Do platonic friendships among gay men exist?

My friend recently told me a story about this guy he met. It went per usual: They met at a bar, went home together, decided they weren’t compatible and should just be friends. This is a common narrative among our community. Being a marginalized community united by sexual identity, it’s no surprise why we’re more open-minded than our hetero peers. Our sex-positive, hook-up culture has definitely reshaped how we see platonic relationships. But is it a good thing?

When you go to the bars, you immediately feel men on the prowl around you. Whether there is or isn’t chemistry often dictates that first interaction among strangers. That chemistry can be a make or break a potential friendship before it even develops. This is either a flaw or a super power.

Once, I innocently complimented a gentleman’s jacket. He replied, “Sorry, I don’t fuck lesbians.” If he wanted to sleep with me, this story would have gone differently. We might have even become friends, but since he couldn’t look past his own sex drive, he lost an opportunity to get to know me. Checking myself, I realized I’ve certainly been in a similar situation, minus the name calling. Imagine all of the friends we could make if we’re not always “looking.”

Not every gay friendship starts with a kiss, obviously. However, sex is still present. Much of the reason why I met one of my best friends was because I thought he was cute. If I didn’t think he was cute, I might have missed out on an amazing friend, which is why our sex drive can feel like a super power.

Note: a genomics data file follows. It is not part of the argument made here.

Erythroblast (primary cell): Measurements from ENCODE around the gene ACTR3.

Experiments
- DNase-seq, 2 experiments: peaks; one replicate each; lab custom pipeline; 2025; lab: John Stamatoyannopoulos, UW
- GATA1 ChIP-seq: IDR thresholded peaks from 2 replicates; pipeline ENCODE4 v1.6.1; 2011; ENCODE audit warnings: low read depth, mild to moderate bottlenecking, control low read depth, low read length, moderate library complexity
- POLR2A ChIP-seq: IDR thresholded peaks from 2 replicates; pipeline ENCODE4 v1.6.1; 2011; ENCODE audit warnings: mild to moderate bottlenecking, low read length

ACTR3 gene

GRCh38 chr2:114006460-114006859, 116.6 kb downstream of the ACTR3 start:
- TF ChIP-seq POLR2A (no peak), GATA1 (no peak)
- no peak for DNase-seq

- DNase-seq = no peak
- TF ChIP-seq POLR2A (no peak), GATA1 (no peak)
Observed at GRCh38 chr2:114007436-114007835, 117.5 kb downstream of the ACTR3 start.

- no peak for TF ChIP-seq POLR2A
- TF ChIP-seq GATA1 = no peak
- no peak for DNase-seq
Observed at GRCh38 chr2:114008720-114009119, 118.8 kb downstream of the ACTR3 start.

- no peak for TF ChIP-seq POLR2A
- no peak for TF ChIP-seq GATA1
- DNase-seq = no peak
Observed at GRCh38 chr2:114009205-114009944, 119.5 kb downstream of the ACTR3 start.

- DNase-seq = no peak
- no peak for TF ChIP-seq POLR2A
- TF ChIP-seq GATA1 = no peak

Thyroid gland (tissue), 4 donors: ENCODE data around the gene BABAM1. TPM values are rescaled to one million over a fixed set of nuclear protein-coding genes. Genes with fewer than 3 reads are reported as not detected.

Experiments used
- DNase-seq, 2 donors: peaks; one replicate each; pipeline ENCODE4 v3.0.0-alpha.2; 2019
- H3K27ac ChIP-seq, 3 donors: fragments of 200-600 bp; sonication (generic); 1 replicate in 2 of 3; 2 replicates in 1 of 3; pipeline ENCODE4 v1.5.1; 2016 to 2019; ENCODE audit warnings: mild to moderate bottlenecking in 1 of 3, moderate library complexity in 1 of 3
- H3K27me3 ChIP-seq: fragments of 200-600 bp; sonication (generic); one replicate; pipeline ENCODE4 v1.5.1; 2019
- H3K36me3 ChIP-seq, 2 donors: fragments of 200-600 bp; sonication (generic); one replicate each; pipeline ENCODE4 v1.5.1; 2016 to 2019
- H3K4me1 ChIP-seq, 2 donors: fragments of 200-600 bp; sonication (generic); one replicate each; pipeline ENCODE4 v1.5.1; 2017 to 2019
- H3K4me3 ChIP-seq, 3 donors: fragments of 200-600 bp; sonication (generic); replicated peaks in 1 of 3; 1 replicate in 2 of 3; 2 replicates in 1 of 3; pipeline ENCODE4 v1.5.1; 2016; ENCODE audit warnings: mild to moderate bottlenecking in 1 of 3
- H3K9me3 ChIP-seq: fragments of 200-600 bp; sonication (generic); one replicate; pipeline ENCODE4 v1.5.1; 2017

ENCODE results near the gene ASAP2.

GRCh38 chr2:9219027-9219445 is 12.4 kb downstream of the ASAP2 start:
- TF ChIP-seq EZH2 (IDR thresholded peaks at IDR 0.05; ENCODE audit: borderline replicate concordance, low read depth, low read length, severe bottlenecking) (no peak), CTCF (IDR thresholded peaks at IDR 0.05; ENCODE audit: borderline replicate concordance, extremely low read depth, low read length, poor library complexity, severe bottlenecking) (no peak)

Even if you don’t kiss first, it can feel like there’s a pressure building to test the waters. After all, there are many types of relationships. If we’re going to be friends, we should check to see if we are compatible romantically (open or monogamous) at some point, right? Or, let’s find out if we can be friends with benefits, maybe. Even if it’s just a one-time thing, most of us have done our due diligence to confirm that we’ve slapped the proper identification on our companionship with a fellow gay. It’s like hooking up is not only an inescapable prerequisite, but a tool.

Good or bad, it feels like there’s a certain mindset in our community to kiss first, brunch later. Personally, I want to break free from this. I don’t want to miss out meeting great people because I don’t find them attractive, nor do I want to miss out because someone doesn’t find me attractive.

Now, there’s absolutely nothing wrong with hooking up first, as long as you’re not doing it because you feel pressured to. Just try to keep an open mind to people you may not initially feel attracted to. You never know who may enter your life. And when you are kissing (among other things) first, be safe and respectful. Besides that, there’s not much more anyone can ask of you.

Ty Seecof is a gay, New York-based writer. He currently works in advertising, but his work also includes essays and screenplays. Visit or @The_TyGuy_ on Instagram.